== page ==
No matter what type of business you have, you will need to find and cultivate strong relationships with suppliers and manufacturers in order to meet your customers’ requirements and grow your business.
If you need a product or service from a supplier, you may come across the terms RFI, RFQ, RFT, and RFP. These are short for Request for Information, Request for Quotes, Request for Tender, and Request for Proposal.
The acronyms represent processes that are standard among sourcing and procurement specialists. If you are an owner of an SME, this article will provide the information you need to understand what each process involves and which one you should use depending on the type of project you need to engage suppliers or partners for, and what you want to achieve.
A Request for Information (RFI) is a request for mostly basic information from a supplier and is sent before an RFQ. You may want to send an RFI to several suppliers so you can compare how each one operates and their individual market experience.
An RFI can inform you regarding:
When composing an RFI, you should include the following:
An RFI will put you in a solid position to be able to shortlist potential suppliers and send detailed RFQ, RFT, or RFPs.
A Request for Quotation (RFQ) is the most common type of request and is simply the process of reaching out to a supplier to find out how much they will charge to fulfil your order/s.
To ensure you receive an accurate quote, your RFQ documentation must include a detailed specifications sheet (product spec sheet). A good product spec sheet contains:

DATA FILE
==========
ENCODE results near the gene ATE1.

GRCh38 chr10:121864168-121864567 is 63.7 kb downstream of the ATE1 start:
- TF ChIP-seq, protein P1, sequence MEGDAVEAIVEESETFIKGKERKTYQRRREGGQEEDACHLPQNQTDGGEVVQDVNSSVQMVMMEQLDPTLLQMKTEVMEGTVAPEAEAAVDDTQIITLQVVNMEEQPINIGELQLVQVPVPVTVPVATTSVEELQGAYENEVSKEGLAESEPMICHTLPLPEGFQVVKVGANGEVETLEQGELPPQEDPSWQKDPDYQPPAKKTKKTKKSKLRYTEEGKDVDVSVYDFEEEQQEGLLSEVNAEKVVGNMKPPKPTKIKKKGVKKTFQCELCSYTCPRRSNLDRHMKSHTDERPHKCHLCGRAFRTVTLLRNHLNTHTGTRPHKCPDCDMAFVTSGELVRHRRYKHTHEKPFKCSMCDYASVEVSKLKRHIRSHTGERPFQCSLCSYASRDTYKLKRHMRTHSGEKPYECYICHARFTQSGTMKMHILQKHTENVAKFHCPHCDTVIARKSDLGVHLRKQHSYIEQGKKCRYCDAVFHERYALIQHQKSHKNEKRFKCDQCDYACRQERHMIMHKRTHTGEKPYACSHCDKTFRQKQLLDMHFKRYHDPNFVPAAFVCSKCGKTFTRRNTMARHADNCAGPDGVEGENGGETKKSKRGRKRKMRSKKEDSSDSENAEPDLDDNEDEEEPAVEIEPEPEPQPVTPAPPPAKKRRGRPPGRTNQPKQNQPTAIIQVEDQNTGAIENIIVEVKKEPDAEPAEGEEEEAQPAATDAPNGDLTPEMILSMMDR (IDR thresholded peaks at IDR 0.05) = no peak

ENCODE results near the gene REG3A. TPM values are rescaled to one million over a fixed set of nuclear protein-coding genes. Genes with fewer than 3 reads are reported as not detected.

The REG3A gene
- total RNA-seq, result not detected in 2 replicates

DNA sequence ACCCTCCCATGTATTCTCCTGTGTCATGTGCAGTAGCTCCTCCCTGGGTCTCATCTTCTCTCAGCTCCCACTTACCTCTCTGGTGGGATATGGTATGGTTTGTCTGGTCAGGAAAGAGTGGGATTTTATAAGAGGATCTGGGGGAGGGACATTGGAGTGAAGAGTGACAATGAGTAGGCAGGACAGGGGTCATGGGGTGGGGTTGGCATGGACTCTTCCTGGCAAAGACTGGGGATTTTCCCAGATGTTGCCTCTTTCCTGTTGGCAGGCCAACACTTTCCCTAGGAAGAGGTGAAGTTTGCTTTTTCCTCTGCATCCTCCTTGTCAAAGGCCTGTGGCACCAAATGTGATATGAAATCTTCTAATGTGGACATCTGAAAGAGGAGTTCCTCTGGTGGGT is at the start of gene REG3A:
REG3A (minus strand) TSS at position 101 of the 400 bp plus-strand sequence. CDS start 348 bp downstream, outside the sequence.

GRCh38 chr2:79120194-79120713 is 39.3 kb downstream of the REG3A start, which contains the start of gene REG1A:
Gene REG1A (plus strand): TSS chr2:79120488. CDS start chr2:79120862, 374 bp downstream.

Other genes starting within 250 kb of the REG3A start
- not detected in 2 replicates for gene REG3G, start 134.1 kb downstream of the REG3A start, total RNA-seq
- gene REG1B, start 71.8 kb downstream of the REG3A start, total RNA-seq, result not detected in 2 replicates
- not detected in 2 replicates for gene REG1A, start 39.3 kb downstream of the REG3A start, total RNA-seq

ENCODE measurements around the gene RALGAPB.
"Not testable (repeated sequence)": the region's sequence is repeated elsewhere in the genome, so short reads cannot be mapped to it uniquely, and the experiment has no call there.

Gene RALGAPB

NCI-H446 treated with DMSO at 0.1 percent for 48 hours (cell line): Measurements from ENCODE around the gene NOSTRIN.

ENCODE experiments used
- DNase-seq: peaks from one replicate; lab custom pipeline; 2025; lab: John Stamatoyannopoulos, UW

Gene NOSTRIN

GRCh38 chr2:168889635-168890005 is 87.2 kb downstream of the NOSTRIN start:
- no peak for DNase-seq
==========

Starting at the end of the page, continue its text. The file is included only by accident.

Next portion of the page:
Drawings and photos will be especially important if you are using an overseas-based manufacturer.
It is also a good idea to include a draft contract in the RFQ so any negotiations can take place early on in the process. Furthermore, if there are terms and conditions that cannot be accepted by a potential supplier, you will be able to eliminate them as a possibility early on in the process.
A Request for Tender (RFT) is mostly used in the public sector, however, they are not unknown in the private sector. If you are sending out an RFT you will have exceptionally well-defined specifications for your project.
According to CIPS (the Chartered Institute of Procurement and Supply), the main objective of the tendering process is to:
“ensure the “best fit” supplier is selected to supply goods and/or services to the customer which offers the best value for money. Such a supplier is likely to be sound commercially, technically competent, financially sound, and perceived as best for the task.”
Unlike public sector tenders, private sector tenders are not subject to requirements such as having to make the opportunity public or follow particular tender request formulas. It is worth examining some of the requirements the public sector must abide by, such as examining the financial stability of tender applicants to ensure you select the best supplier or manufacturer for your project.
Tip: Use the UK government's contract finder tool to see what government agencies currently have procurement opportunities available to potential bidders.
A Request for Proposal (RFP) is similar to an RFQ, however, an RFP process allows the supplier or manufacturer to contribute their expert opinion on how the product will be designed and/or created. You can be deliberately vague with an RFP, providing space for the respondent to provide their thoughts on how best to design and deliver what you want.
RFI, RFQ, RFT, and RFPs are vehicles that will provide you with the information you need to find a supplier, manufacturer, or partner to ensure your SME meets a particular project’s objectives.
Whatever type of request you make, cement a good impression by being polite and professional during the selection process. The relationship you develop with your chosen supplier or manufacturer is likely to have a significant impact on your project’s success.
To find out more about RFI, RFQ, RFT, and RFPs, contact our commercial law solicitors for a free 15 minute consultation. Just click ‘Get started’ below.
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